Sherpa Hossainy's Blog

Myanmar needs investment in agriculture for a “Quick Win” for Poverty Reduction

Posted in Agriculture, Business, Myanmar, Yangon by Sherpa Hossainy on July 10, 2013

Published in Myanmar Business Today (Vol 1, Issue 19) on June 13, 2013

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To promote inclusive growth in Myanmar at this crucial stage in its development, investment in rural areas and finding ways to improve the livelihood of farmers should be a priority, business and government leaders said in a session on the long-term outlook for the economy at the 22nd World Economic Forum on East Asia.

“Putting a big focus on agriculture right now is key,” said meeting Co-Chair Helen E Clark, administrator of the United Nations Development Programme (UNDP) in New York. “You can get a quick win for poverty eradication now.” But, warned Clark, this will require investing in the infrastructure to drive agricultural growth and productivity. About 70 percent of the Myanmar labour force is employed in agriculture.

“We encourage investment in the agriculture sector,” said Serge Pun, chairman of Serge Pun and Associates, Myanmar, noting that the nation’s foreign investment laws provide some protection for small farmers. “While we are endowed with a lot of good things, we are not an agricultural force,” he said. The reasons: low productivity and a lack of investment, technology, and research and development.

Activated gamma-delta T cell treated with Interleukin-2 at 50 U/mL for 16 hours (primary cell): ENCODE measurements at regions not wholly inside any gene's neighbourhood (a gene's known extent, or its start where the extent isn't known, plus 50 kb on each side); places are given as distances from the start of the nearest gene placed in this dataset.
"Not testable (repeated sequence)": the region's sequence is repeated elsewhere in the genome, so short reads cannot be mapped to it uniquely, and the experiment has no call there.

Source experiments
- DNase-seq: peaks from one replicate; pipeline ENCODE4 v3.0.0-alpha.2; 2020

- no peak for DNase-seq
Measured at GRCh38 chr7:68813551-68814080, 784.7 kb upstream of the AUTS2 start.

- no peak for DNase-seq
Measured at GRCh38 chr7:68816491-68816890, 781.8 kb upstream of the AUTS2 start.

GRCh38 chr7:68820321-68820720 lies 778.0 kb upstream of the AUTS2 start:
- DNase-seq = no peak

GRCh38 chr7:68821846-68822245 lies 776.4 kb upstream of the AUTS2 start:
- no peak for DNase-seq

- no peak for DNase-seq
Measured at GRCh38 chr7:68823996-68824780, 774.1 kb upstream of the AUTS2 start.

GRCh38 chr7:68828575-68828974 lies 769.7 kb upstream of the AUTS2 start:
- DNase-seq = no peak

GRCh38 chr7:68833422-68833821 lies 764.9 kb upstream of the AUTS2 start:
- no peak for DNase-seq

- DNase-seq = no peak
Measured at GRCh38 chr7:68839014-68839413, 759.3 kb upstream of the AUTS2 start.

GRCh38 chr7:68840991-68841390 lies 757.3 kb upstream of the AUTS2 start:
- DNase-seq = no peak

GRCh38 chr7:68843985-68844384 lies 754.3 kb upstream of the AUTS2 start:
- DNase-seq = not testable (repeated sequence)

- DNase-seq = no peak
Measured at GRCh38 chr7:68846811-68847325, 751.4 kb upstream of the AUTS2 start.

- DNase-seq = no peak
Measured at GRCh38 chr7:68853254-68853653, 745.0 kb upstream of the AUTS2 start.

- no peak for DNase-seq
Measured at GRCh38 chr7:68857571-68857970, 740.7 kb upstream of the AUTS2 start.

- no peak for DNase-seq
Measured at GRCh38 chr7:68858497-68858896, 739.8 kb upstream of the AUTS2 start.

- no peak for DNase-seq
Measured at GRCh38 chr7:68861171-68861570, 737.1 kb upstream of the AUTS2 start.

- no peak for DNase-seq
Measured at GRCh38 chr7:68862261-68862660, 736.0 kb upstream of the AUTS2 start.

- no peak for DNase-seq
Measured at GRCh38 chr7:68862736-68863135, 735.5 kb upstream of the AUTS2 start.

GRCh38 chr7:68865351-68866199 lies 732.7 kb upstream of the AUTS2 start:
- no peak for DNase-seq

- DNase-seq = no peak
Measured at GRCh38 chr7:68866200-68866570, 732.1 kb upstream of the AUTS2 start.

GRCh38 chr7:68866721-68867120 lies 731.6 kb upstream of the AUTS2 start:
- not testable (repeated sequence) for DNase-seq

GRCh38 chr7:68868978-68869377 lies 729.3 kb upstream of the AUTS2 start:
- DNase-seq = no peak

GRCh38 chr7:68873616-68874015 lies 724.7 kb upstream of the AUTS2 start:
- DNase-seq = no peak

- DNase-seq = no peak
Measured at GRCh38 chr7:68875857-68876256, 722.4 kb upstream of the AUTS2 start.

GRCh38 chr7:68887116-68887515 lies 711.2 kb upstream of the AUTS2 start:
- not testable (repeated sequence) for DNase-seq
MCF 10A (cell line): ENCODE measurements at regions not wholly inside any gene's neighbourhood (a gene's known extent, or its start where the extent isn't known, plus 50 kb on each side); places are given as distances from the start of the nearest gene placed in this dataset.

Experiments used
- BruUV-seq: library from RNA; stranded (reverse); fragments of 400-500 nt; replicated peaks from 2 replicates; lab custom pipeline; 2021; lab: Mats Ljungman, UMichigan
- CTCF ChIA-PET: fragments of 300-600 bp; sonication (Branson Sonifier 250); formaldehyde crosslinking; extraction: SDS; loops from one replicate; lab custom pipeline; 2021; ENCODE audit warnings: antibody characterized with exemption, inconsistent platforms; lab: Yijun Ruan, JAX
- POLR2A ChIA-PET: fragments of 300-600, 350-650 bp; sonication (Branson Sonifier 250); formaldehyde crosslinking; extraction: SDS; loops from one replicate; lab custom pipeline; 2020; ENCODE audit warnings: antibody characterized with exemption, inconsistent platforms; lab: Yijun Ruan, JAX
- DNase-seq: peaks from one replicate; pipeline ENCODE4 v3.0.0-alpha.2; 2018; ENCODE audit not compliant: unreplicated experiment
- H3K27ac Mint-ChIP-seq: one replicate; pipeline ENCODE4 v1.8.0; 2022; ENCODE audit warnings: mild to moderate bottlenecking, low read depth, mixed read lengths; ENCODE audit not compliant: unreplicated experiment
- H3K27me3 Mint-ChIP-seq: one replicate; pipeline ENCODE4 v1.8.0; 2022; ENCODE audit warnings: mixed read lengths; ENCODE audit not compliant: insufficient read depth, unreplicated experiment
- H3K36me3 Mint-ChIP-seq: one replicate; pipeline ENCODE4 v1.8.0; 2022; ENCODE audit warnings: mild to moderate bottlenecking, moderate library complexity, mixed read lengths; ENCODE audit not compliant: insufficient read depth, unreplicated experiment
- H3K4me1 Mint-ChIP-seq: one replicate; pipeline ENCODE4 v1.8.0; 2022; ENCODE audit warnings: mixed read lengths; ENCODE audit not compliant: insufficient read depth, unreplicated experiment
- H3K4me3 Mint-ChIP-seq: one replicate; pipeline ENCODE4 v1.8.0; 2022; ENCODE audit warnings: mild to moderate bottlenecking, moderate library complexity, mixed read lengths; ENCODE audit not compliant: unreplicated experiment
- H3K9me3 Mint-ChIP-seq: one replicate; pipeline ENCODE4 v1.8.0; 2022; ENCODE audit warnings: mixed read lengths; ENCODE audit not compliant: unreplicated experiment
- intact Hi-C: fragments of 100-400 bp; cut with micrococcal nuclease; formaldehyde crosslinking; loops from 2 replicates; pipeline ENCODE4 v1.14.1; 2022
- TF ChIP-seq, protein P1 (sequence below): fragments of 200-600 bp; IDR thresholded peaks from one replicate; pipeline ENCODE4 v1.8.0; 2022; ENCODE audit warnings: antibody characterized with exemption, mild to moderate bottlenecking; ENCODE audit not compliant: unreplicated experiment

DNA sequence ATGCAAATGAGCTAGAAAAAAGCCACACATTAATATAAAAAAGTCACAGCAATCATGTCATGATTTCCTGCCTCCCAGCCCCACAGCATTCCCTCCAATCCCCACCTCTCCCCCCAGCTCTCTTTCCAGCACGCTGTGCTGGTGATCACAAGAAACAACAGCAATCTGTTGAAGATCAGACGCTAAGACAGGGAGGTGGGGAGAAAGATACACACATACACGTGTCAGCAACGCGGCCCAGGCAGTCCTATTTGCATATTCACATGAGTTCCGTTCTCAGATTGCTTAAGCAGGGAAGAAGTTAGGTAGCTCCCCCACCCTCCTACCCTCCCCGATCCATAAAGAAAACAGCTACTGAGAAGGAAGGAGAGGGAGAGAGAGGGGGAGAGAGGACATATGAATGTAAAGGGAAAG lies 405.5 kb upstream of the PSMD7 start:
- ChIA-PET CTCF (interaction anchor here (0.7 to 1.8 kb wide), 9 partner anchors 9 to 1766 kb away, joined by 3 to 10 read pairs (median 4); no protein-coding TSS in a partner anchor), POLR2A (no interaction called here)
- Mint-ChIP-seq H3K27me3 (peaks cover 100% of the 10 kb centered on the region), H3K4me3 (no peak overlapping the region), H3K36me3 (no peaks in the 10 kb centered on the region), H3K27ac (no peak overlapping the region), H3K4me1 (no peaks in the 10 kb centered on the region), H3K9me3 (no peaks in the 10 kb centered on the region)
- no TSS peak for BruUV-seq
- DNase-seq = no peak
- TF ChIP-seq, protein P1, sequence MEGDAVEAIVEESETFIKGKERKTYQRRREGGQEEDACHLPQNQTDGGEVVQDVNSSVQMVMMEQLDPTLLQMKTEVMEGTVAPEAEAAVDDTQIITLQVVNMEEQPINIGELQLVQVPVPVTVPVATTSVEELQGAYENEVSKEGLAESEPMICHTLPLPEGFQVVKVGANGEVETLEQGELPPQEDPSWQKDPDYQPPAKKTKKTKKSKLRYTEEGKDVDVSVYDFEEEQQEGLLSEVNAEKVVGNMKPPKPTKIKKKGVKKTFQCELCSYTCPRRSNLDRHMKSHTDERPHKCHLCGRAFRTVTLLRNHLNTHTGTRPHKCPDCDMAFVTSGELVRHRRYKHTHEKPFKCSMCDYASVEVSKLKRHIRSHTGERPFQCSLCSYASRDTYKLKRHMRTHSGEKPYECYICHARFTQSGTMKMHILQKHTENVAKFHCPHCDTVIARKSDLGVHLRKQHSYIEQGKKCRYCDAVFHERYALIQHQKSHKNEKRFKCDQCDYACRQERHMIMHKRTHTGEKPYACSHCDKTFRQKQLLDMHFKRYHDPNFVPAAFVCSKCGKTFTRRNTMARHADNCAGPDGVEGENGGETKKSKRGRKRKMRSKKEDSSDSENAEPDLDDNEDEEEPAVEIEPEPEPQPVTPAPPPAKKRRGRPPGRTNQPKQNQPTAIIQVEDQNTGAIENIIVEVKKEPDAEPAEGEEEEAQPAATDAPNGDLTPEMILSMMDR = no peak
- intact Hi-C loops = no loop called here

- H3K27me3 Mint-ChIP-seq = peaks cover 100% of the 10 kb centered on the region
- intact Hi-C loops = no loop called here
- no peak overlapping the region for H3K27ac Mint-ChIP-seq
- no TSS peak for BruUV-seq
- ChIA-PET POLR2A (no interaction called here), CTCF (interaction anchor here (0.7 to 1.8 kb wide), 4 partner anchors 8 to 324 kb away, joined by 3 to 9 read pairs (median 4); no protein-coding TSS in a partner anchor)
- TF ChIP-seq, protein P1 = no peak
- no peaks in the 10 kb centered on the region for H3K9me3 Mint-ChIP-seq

“The only way to get discretionary income to the people of Myanmar is to give those people [a way to earn] money,” reckoned Indra Nooyi, chairman and chief executive officer of PepsiCo, USA. She said Pepsi is helping farmers grow high-yield potatoes and then buying up the crop for use in making food products.

The participants said promoting the agriculture sector can help ensure balanced growth in Myanmar over the long term, which will allow it to avoid the middle-income trap.

“You can have a very balanced economy here if you get the frameworks right,” said Michael Andrew, the Hong Kong-based Global Chairman of KPMG International. “Myanmar should proceed carefully with setting out the regulatory frameworks for its emerging industries and sectors. The government, for example, is soon to award crucial telecom licences. It is really important that these processes be seen as transparent and on a level playing field,” Andrew said.

Another key to creating a balanced, sustainable economy is education and skills training, the discussants said. India is focusing a number of its investments in neighbouring Myanmar in this area, including a technology institute in Mandalay. “Myanmar will need skilled people and that is where we are seeking to help,” said Anand Sharma, minister for commerce and industry and textiles of India.

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